Planning officials are considering a proposal to build high-density workforce apartments in an industrial zone in downtown Brea, reserving a portion of those units for those who work in the city and offering more affordable housing.

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Manley Fanticola Holdings wants to build a five-story apartment building with 114 multi-family studios, one- and two-bedroom apartments at the southeast corner of Mercury Lane and Berry Street, a plan that requires rezoning the area to residential. The vacant 1.01-acre lot is owned by Manley Fanticola Holdings.

Ninety-one of the studios will be set aside for workers who live in Brea and 80 of them will have a fixed rent between $1,300 and $1,695 per month, according to a staff report.

The Mercury Development Project is unique and the first of its kind because of its private approach to provide housing in an affordable range, according to Liz Pharis, Brea’s public information officer.

The project was first introduced to the Planning Commission during a January public hearing.

In an upcoming March meeting, commissioners will discuss and determine their recommendation to the City Council to consider the zone change from industrial to planned community and a planned community master plan setting the development standards. The commission will also discuss its recommendation for the property management and implementation of the project, a development agreement that includes the community benefits for the project and a final environmental impact report to address the impacts of the residential project.

The city does not have any information regarding how much the project is estimated to cost or the specifics of the construction start and end date, if approved. Brea also has no plans to pay for the project. However, the applicant plans to begin construction before the end of the year and has 18 months to complete the project, according to Pharis.

The Planning Commission will not approve the project, but will only make a recommendation for the City Council to consider. The council will then hear the proposal, listen to public testimony and proceed with the final decision, said Pharis.

There will also be an appeal period and the project must go through the building permit process to obtain construction approval.

In two previous Planning Commission meetings, residents and others have voiced concerns about the planned development in a noisy industrial area and a need for adequate parking.

To counter parking concerns, the development calls for the construction of a ground level parking structure with 118 vehicle and 114 bicycle stalls. There will also be off-site guest parking at the Mercury Lane and Brea downtown parking garages.

The Mercury Development Project will not cause direct impact on downtown transportation and will only contribute to the already congested Mercury Lane and Berry Street intersection, stated Nicole Vermilion, principal of the Orange County office of Placeworks, a community planning and design company, at a January Planning Commission meeting.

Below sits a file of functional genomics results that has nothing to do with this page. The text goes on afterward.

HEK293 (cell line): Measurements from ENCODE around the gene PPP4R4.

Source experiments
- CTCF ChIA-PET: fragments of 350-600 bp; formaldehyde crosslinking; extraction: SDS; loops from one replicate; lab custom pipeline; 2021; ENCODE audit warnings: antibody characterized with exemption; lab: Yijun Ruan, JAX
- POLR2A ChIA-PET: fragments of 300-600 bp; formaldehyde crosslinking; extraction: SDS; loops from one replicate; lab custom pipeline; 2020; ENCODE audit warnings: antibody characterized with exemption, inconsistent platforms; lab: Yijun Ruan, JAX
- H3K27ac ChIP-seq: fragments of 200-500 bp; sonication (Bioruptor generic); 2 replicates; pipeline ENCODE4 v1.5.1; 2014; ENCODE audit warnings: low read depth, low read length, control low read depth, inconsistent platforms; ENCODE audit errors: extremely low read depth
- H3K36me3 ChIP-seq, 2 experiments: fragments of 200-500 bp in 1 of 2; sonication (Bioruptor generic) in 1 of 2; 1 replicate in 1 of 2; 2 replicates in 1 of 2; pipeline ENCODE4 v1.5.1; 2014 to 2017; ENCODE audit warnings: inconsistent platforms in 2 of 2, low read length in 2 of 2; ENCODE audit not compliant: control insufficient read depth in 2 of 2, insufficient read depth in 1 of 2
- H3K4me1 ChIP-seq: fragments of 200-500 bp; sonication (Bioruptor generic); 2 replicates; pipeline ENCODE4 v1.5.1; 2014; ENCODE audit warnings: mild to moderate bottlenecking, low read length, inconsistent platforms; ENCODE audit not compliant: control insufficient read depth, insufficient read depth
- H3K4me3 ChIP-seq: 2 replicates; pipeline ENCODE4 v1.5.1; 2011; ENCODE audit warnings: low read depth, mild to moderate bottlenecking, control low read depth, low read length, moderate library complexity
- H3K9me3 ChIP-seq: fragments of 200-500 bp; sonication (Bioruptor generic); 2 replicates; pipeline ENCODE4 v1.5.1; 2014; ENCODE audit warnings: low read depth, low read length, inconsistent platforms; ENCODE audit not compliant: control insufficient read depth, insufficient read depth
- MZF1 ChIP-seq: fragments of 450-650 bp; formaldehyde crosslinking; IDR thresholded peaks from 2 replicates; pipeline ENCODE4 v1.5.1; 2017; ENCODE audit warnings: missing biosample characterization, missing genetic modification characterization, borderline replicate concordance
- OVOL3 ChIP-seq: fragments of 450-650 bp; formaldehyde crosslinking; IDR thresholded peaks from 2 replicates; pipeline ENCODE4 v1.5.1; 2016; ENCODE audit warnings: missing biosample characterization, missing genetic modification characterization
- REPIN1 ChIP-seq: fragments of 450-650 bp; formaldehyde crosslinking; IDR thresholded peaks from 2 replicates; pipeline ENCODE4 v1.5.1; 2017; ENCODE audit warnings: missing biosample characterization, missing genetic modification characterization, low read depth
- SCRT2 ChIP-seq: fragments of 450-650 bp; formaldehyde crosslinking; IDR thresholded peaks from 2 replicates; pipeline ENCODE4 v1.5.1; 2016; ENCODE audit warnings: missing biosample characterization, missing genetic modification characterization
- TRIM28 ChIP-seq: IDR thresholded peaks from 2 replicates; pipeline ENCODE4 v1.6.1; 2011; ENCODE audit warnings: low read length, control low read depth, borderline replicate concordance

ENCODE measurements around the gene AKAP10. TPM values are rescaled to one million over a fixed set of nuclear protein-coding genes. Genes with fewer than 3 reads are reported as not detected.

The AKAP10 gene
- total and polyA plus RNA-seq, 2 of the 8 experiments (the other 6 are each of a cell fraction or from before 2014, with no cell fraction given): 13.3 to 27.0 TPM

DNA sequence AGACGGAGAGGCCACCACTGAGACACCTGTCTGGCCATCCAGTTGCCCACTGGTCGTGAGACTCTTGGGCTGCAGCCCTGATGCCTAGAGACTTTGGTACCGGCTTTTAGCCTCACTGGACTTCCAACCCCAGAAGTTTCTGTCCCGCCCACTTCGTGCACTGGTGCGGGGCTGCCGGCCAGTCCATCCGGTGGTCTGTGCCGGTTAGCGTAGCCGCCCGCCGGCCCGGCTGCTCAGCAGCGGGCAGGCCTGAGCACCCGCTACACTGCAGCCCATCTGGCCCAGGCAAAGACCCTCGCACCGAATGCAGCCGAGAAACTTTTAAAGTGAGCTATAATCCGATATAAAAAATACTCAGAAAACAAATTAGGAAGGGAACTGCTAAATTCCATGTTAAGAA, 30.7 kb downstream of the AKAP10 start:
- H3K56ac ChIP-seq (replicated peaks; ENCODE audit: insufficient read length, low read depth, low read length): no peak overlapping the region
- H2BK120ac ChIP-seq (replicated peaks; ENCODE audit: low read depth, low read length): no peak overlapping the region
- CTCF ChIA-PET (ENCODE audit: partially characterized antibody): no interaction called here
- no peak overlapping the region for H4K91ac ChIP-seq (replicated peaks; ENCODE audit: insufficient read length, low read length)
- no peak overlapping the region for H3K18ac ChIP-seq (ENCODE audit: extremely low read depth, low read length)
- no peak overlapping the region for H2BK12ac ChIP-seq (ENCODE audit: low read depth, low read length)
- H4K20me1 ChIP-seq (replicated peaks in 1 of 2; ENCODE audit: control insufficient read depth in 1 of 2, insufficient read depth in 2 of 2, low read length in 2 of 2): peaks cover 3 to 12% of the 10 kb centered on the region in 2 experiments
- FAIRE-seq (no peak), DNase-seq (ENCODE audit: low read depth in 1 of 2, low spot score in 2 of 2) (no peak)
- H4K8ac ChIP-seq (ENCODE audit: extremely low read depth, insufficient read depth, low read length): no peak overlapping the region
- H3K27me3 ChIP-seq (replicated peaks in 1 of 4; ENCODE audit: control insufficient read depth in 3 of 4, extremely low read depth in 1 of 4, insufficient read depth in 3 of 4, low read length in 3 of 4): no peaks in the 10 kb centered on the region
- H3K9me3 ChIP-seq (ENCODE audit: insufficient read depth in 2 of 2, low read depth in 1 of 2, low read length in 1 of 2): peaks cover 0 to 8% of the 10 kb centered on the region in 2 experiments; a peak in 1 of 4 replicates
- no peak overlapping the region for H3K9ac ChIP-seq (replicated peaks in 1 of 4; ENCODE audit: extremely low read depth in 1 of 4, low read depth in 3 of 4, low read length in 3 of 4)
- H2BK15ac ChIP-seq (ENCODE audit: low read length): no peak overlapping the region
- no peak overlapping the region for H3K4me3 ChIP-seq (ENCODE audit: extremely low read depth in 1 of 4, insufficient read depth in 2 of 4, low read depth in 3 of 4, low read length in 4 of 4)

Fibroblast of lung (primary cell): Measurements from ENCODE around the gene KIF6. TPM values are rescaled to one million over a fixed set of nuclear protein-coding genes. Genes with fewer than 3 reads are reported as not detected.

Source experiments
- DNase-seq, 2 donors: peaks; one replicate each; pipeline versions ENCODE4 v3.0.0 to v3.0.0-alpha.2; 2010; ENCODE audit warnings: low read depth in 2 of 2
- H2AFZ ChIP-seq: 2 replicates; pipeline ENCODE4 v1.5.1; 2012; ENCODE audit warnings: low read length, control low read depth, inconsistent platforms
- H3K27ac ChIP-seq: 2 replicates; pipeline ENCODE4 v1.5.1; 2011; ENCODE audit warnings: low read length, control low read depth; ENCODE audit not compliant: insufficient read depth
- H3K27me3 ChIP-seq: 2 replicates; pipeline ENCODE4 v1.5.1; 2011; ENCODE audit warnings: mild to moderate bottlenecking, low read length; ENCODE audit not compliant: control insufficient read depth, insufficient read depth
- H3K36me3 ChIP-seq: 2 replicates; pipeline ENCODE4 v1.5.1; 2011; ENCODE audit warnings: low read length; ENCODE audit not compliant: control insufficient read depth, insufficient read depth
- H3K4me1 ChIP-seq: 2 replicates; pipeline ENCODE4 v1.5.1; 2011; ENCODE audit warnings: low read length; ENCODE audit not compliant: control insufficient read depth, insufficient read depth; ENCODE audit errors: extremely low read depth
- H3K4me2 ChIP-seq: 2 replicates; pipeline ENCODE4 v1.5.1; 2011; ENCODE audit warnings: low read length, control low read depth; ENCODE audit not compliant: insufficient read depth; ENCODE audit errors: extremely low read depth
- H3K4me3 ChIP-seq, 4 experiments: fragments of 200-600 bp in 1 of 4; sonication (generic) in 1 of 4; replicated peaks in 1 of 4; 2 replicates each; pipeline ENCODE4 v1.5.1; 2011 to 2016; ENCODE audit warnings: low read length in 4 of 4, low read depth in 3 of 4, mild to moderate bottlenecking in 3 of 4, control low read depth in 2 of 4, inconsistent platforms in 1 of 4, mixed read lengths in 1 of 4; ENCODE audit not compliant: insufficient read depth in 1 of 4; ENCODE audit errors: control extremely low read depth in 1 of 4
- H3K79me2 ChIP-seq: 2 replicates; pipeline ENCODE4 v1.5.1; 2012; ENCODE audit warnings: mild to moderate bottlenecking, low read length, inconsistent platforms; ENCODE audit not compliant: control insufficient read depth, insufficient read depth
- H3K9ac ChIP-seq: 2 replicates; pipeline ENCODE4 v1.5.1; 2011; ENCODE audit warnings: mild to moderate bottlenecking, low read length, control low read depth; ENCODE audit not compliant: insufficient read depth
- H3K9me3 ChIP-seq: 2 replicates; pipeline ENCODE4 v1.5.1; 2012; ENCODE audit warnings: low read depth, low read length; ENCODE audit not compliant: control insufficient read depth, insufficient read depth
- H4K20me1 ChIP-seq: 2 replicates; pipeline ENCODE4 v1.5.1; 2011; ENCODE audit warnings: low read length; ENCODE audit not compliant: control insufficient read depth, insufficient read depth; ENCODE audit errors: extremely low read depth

The parking on Mercury Lane should require some type of control and regulations so shared users of the street are protected, said commission Vice Chair Gary Brattain at a February meeting.

Brattain also expressed the need to implement big rig trucking zones on Mercury Lane “to be a good neighbor to the other businesses that share the street.”

Because the project is planned for an industrial zone, the noise levels are expected to be higher than a typical residential neighborhood and the development does not meet the minimum standards for “open window conditions” as outlined in the state and city noise regulations, according to the city staff report.

To address this, the developer intends to upgrade the sound filtration of the exterior windows and sliding doors. Areas will also be shielded from undesirable noise by enclosing spaces with screening walls facing adjacent roadways.

During the February Planning Commission meeting, Commissioner Sara Barnes-Ramos read an email from unnamed Brea residents seeking clarification on who the development is targeting as tenants.

“(They) want to know how will the Mercury apartments enforce the requirement that only those who work in Brea can rent an apartment at The Mercury apartments. Wouldn’t that be considered discrimination? What would happen if a person loses their job, gets transferred or the company relocates to another city? Would the tenant have to move?” Barnes-Ramos read.

Developer Dwight Manley clarified that the right to live in the apartments would be sold in a permit to businesses for $500 a year, which they could assign to their employees. The offer will be originally extended to businesses within half a mile of the complex and then expanded to the rest of Brea.

“Yes, there would be a period that if you left working in Brea, you wouldn’t lose your home the next day,” Manley said. “But there would be a period of time that you don’t get to keep that benefit because this is a benefit for the local businesses.”

John Bickel, a longtime Brea resident and president of the Brea Historical Society, supports the development. Bickel said his personal experience of living in rental units and apartments have presented him with an ideal living situation and easy commute to work.

“Mercury Apartments are not low-income units; they are not subsidized by the government and our taxes,” Bickel said in a BreaMatters website post. “They are built near several businesses that have employees who can rent near work and will be very happy to eliminate their daily commute.”

The project will encourage people to live in Brea since the location is walking distance to shopping, entertainment, dining and recreation, said Bickel.

If recommended by the Planning Commission at its March 24 meeting, the City Council will make the final decision on the proposal.

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